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- dust grains or fragments of Comets or Asteroids that hit the Earth's atmosphere - if it hits the Earth's surface, it is called a meteorite.

| Encke and Taurids | Hale-Bopp | Leonids | Geminids | Sound of Meteors |


Here is are some images of a 15 August 1999 meteor:

According to Sandia National Laboratories in Albuquerque, the following images are "... from a videotape of the August 15, 1999 meteor from an all-sky camera located at Sandia National Laboratories in Albuquerque. The camera views a spherical convex mirror that looks like a chrome hub-cap, which produces a fish-eye image of the entire sky. The horizon is ringed by city lights, and north is toward the upper left. The meteor appears to the west, in the lower left quadrant, and descends into the clouds as it lights up the entire sky. A radiometer indicates that the apparent magnitude peaked at about -16.5, which is about thirty times as bright as the full moon. Directly beneath the fireball it may have been 300 times as bright as the moon. Research has shown that meteoroids weighing roughly one ton get this bright when they enter the atmosphere. ...":



In 1940 Whipple discovered that the TAURID METEORS were fragments of COMET ENCKE.


Could some meteorites be fragments of Comet Hale-Bopp?


According to Sky and Telescope, the

"... Leonid shower

occurs when Earth passes near the orbit of Comet 55P/Tempel-Tuttle. When the comet visits the inner solar system, the Leonid shower sometimes produces a veritable storm of meteors. This last occurred in 1966, when up to 40 meteors per second were seen for about an hour! Both 1998 and 1999 are good years to watch for a possible repeat of this performance. Best chances: the early morning hours of November 17 or 18, 1998, and November 18, 1999."


 According to a 7 December 2001 Science@NASA web page:

"... Earth is [7 December 2001] entering the outskirts of a dusty debris cloud shed by a mysterious object named 3200 Phaethon. It's the beginning of the annual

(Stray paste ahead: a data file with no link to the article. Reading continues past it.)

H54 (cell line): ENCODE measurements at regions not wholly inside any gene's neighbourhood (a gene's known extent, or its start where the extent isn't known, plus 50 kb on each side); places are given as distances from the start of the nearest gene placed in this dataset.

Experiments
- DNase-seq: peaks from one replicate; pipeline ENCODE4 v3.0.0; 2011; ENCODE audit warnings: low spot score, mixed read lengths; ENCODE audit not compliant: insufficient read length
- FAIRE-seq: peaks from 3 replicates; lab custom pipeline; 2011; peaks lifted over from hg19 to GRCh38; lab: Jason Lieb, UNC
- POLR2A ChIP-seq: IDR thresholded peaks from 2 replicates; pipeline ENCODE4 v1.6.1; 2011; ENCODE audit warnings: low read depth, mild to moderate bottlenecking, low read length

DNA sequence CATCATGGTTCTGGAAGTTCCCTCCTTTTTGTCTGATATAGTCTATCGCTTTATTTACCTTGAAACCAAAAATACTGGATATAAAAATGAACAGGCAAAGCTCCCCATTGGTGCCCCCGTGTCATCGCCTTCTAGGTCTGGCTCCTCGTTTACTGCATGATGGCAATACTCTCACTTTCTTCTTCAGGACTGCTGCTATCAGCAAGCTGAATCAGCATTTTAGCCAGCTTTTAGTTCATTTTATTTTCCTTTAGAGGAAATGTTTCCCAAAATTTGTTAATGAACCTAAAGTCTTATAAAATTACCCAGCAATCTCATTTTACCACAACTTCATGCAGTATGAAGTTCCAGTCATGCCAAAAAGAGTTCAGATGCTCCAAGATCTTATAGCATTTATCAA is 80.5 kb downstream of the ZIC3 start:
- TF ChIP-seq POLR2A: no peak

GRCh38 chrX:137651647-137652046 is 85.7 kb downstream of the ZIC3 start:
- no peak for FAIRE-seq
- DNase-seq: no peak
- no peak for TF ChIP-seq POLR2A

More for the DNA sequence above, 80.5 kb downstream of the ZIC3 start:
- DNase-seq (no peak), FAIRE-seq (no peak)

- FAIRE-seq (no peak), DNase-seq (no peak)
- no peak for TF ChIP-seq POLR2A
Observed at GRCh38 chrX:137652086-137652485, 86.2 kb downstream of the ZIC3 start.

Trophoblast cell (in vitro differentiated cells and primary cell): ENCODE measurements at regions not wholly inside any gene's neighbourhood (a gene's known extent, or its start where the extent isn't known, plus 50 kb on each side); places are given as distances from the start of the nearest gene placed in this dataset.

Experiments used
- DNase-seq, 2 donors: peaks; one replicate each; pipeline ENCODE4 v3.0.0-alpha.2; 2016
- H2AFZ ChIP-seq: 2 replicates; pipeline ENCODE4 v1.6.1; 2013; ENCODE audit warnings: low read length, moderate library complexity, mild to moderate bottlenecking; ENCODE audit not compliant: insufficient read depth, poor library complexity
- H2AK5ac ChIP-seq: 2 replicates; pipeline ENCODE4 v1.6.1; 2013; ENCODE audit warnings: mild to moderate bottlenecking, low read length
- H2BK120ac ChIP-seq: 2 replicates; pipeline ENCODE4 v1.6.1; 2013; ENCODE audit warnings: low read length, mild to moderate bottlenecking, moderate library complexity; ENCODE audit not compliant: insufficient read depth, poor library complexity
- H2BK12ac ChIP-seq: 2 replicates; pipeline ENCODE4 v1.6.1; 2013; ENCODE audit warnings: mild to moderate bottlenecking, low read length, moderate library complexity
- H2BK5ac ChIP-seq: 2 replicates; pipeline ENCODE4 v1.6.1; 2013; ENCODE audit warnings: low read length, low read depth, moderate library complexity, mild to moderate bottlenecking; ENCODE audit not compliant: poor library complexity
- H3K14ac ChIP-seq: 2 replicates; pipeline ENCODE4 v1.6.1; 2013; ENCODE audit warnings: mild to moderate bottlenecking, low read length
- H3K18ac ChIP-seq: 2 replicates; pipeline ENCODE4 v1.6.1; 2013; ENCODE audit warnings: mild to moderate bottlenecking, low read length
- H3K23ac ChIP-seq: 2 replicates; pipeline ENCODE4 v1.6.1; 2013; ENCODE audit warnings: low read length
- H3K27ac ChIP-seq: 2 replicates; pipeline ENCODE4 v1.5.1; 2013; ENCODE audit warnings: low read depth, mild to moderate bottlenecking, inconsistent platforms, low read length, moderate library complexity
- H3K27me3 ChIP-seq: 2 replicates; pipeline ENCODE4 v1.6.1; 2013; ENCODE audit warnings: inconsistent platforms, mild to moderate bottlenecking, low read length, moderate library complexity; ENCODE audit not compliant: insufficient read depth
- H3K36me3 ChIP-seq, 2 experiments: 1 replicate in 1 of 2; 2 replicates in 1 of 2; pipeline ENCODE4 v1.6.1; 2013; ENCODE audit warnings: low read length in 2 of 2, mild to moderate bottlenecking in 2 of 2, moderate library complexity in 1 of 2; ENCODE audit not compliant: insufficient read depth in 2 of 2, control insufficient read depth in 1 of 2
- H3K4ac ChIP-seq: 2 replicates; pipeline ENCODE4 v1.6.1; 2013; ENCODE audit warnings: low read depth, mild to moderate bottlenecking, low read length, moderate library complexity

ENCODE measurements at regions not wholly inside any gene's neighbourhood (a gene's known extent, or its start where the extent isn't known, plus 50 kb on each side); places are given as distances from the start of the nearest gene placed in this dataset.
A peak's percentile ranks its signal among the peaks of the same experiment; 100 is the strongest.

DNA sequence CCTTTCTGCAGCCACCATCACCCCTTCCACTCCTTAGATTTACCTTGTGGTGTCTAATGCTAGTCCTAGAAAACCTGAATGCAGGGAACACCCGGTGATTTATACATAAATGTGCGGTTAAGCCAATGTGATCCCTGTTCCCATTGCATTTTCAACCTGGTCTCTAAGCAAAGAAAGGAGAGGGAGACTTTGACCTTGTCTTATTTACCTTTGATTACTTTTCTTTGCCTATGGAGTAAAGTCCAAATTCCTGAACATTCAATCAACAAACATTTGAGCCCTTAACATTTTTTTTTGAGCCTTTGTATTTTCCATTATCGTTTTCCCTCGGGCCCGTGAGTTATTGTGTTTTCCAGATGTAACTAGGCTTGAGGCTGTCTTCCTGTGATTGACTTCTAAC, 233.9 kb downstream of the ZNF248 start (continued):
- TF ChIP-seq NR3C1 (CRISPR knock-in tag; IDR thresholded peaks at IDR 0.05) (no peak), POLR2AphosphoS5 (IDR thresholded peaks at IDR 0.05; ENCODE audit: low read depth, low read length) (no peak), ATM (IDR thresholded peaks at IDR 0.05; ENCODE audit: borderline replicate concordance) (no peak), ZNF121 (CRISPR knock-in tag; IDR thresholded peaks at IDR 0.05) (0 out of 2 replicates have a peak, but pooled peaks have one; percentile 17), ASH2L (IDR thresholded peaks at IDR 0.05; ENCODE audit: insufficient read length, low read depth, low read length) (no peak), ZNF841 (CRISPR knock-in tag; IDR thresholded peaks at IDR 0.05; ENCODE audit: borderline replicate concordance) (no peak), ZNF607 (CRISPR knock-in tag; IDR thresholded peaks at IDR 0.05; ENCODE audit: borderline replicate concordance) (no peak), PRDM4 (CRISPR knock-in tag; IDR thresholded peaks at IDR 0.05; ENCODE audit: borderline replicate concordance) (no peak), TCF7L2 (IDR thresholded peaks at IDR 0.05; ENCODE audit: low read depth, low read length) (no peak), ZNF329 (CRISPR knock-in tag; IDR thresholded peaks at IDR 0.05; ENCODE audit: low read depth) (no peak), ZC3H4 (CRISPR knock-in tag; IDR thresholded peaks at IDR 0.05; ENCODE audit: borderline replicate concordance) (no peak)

Geminid meteor shower,

which peaks this year [2001] on Dec. 13th and 14th. The two-week long Geminid shower is barely a trickle at the moment -- only 5 to 10 meteors per hour. But soon it will intensify ten-fold or more. You can catch the main event beginning just after sunset on Thursday, Dec. 13th. "When the Sun goes down on Thursday," says Bill Cooke of the NASA Marshall Space Flight Center, "Gemini will be low but rising over the eastern horizon [as viewed from mid-northern latitudes]. You won't see many meteors then, but the ones you do will likely be beautiful Earthgrazers" -- that is, disintegrating meteoroids that fly over the horizon nearly parallel to the atmosphere. Earthgrazers are long, bright and vivid. A remarkable sight. ... Gemini will continue to climb higher in the sky. "Around midnight go back outside," he suggests. "Gemini will lie almost directly overhead. From midnight until dawn on Friday, Dec. 14th, you could spot as many as 100 shooting stars per hour." ... Nowadays the Geminids are generally regarded as one of the best annual meteor showers. But it wasn't always so. ...

... The first Geminid shower suddenly appeared in 1862, surprising sky watchers who saw 15 or so shooting stars each hour.Astronomers immediately began looking for a comet. Most meteor showers result from debris that that boils off a comet when it passes close to the Sun. When Earth passes through the debris, we see a meteor shower. For more than a century astronomers searched in vain for the parent of the Geminids. Finally, in 1983, NASA's Infra-Red Astronomy Satellite (IRAS) spotted something. It was several-km wide and moved in much the same orbit as the Geminid meteoroids. Scientists named it 3200 Phaethon.